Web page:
Purpose: The aim of this work is to provide a general view of the conceptual elaborations on disablement in the 20th century and to discuss the role of these different contributions in developing the current concepts of disablement.
Method: A review of the literature on conceptual models of disablement in the past century has been performed.
Results: The 20th century has witnessed important theoretical considerations on health, diseases and their consequences. These considerations have generated various conceptual models, some of which share the same focus and point of arrival, the so-called 'Disablement Process'. Among the models that were developed, two stand out, which were drafted and disseminated under the aegis of the World Health Organization, namely the International Classification of Impairments, Disabilities and Handicaps (ICIDH) and the International Classification of Functioning, Disability and Health (ICF), but these are just one part of the conceptual elaboration in the field. Further conceptualization was produced in health and social settings by specialists, self-advocacy associations and activist groups.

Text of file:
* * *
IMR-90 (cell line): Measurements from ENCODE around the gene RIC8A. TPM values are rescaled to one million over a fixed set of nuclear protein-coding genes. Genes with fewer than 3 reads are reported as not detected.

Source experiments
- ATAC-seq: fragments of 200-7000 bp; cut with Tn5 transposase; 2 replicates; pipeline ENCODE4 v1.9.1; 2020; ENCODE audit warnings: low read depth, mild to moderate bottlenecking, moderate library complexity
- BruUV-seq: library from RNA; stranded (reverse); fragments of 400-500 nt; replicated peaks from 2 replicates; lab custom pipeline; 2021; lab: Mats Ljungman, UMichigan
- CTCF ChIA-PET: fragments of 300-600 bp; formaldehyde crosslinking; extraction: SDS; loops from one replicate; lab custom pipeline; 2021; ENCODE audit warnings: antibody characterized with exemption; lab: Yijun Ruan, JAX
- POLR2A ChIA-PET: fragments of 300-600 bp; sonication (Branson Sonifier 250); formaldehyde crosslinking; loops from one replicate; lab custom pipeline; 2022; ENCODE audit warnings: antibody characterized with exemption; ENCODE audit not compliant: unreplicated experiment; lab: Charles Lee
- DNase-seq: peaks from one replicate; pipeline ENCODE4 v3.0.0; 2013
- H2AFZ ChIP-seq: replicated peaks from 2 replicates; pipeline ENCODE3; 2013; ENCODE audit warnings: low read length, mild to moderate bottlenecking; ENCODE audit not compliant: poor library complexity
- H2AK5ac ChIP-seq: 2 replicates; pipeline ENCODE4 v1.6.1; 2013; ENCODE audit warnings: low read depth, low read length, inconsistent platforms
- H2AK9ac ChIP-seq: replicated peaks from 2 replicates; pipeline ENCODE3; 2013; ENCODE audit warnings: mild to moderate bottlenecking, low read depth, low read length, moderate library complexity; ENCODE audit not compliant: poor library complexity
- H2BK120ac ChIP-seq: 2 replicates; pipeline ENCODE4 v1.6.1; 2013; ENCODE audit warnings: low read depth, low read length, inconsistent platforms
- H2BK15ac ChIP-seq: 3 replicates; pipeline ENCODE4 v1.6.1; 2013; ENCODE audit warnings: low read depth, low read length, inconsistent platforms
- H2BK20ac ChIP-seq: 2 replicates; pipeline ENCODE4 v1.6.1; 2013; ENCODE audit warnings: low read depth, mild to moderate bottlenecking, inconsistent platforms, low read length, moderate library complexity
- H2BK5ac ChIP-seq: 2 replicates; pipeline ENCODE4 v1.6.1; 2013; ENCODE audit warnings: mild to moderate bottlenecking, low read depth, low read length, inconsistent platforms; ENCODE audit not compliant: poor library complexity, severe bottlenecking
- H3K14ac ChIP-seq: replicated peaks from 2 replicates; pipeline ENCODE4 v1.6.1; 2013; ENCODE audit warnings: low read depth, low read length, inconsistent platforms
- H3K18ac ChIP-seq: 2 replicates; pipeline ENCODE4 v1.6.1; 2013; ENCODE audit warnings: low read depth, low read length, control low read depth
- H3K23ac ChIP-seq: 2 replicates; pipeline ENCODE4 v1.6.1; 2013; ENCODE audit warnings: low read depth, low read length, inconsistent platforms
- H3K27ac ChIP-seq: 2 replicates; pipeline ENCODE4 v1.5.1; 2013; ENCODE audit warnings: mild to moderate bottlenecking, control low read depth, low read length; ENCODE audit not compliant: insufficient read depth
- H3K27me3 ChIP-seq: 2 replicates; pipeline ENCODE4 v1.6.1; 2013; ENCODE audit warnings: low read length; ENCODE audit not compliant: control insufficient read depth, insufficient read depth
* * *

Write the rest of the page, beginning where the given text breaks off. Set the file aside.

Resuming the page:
Conclusions: The current ICF model of the World Health Organization has been translated and recognized in 191 countries; it also incorporates the contribution of self-advocacy associations and it is now recognized by most of them. This model has enjoyed higher visibility than other conceptual models, though its level of development was not higher or more original. To our opinion the ICF is not very clear on the essential choice of the model, i.e., to see disablement as a dynamic process that happens when personal limits collide with socio-environmental needs, rather than as a personal feature. This choice is instead clearer in other models, like Nagi's 1991, the Institute of Medicine (IOM) model by Brandt and Pope, where the identification of three dimensions (the individual, the environment and the individual-environment interaction) clarifies the role played by all three dimensions within the process of disablement and introduces major hints for further considerations on how to create virtuous processes of enablement.